A found footage Friday

With Paramount back in the Friday the 13th game, the studio started fielding ideas for Jason Voorhees' next film. This was 2013, a time when genre films like V/H/S 2 and The Sacrament breathed new life into the much-maligned found footage subgenre. Ryan Turek — former Editor in Chief of horror website Shock Till You Drop turned VP of feature film development at Blumhouse — broke the news on his Twitter page, stating that the studio was fielding pitches for a "found footage" take. Needless to say, the fan reaction to the idea was varied, to put it charitably.

Would Jason have been as terrifying through such a lens? Viewing the action, and subsequent kills, wouldn't have the same impact if the audience was viewing the carnage through the perspective of a camera on a camper's handheld device. Producers Brad Fuller and Andrew Form were eventually able to convince the studio to take a different approach, telling Collider, "Jason is a POV movie. So, it was very hard to wrap our head around how we'd do a Friday the 13th that was found footage, knowing that we really need the perspective of watching. We didn't want to break the DNA of that."

The CW dives into Crystal Lake

Would the story of Jason Voorhees work on television? That's a question the CW's Mark Pedowitz thought he knew the answer to when the network made the 2015 announcement that they had a Friday the 13th TV series in development. Series creator Steven Long Mitchell (The Pretender) described the tone to Legion of Leia as a "cross between the first season of True Detective and Twin Peaks on acid." 

According to Mitchell, the story would've followed a police detective looking for his lost brother in Crystal Lake. "He realizes his brother was there searching into the past murders, and realizes that his personal story is tied into Jason's personal story," Mitchell explained. "Part of the fun of the show is exploring, is this Jason or is this a copycat? Is it possible that Jason has been around all these years? Is Jason a monster? Is he real? Is he a serial killer? And really exploring who and what Jason is, is part of the whole thrill of the show."

As much as we'd love to get to see it, the CW ended up passing on the series. "We didn't believe it was a sustainable script or a sustainable series," Pedwoitz said, according to Collider. "It was a very good pilot, but not a sustainable series."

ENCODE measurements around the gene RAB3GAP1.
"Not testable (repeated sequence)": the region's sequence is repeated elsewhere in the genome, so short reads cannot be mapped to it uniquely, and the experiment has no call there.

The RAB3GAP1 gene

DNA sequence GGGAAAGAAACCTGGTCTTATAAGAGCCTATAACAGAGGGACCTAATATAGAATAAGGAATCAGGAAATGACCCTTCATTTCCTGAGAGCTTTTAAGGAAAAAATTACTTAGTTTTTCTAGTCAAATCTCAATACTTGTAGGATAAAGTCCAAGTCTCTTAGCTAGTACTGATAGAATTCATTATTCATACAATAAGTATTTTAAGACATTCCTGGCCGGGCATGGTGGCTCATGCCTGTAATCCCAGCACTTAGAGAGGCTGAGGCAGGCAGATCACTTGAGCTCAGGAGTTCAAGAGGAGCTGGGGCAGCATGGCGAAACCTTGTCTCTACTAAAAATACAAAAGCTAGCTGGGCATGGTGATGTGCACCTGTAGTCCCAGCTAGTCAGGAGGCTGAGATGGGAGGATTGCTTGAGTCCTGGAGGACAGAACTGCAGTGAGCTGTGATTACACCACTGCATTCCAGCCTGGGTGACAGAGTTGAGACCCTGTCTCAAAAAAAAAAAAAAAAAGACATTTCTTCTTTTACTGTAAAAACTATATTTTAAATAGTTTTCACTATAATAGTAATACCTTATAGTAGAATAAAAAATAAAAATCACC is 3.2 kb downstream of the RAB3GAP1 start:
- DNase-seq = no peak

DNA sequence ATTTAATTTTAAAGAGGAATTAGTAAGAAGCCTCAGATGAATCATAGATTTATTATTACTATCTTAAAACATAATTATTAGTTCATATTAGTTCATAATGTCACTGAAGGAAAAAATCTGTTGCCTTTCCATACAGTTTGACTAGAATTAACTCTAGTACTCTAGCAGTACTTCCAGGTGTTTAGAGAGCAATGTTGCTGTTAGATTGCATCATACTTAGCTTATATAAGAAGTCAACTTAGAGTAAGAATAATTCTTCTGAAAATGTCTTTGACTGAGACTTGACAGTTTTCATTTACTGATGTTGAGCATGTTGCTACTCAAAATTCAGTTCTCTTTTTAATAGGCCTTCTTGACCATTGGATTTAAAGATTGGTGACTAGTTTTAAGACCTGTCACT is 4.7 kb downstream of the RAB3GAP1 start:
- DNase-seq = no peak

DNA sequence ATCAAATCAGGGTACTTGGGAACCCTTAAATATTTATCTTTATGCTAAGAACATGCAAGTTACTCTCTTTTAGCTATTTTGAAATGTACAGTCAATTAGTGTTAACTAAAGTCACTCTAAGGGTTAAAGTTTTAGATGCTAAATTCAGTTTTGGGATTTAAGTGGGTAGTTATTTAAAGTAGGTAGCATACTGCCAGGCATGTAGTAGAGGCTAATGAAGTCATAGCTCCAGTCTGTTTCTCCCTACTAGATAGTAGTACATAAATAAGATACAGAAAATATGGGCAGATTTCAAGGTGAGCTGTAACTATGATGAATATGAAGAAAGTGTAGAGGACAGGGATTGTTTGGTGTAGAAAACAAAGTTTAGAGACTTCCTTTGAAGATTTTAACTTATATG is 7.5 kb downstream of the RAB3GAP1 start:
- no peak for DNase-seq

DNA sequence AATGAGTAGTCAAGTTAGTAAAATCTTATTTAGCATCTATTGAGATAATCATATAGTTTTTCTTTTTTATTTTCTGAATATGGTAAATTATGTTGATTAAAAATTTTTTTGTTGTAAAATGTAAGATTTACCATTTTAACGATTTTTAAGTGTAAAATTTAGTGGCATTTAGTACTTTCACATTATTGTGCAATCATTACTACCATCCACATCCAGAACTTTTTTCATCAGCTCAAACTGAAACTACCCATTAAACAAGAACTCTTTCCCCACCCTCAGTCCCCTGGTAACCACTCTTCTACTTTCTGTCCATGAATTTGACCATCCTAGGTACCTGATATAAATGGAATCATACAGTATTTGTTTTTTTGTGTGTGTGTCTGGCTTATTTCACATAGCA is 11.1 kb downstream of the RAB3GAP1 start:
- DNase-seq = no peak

A retro Friday the 13th

The identity of Paramount's new Friday the 13th underwent multiple transitions. David Bruckner (V/H/S) was soon brought on as the director for the project, with Nick Antosca (Hannibal) signing on to pen the script. 

Story details for Jason's highly anticipated return soon emerged: It'd take place in the '80s, Jason's mom would have a role in the film, and it'd allegedly focus on Jason's supernatural mythology. According to Friday the 13th Franchise, Bruckner described the tone he was after as a curious hybrid between slasher horror and slacker comedy. "We were allowed to truly explore what the film could be as a proper '80s reboot — what that would look like," he explained. "My take on it was that I wanted to do Dazed and Confused meets Jason Voorhees [laughs], a genuine last-day-of-school coming-of-age story." 

Bruckner and Antosca ended up getting replaced by Breck Eisner (The Crazies) and Aaron Guzikowski (The Prisoners). And before their film was made, Paramount removed Friday the 13th entirely from their lineup, with THR citing the poor box office returns of genre sequel Rings as the reason.

In an exclusive interview with Bloody-DisgustingAntosca reflected on his Friday the 13th story, and his simple take might actually have been the one that stood the best chance of bringing audiences back to Crystal Lake in big numbers. "We just wanted to make a classic Jason movie," said Antosca. "With kids at camp who get slaughtered, and great kills and some characters you actually enjoy hanging out with 'til they die."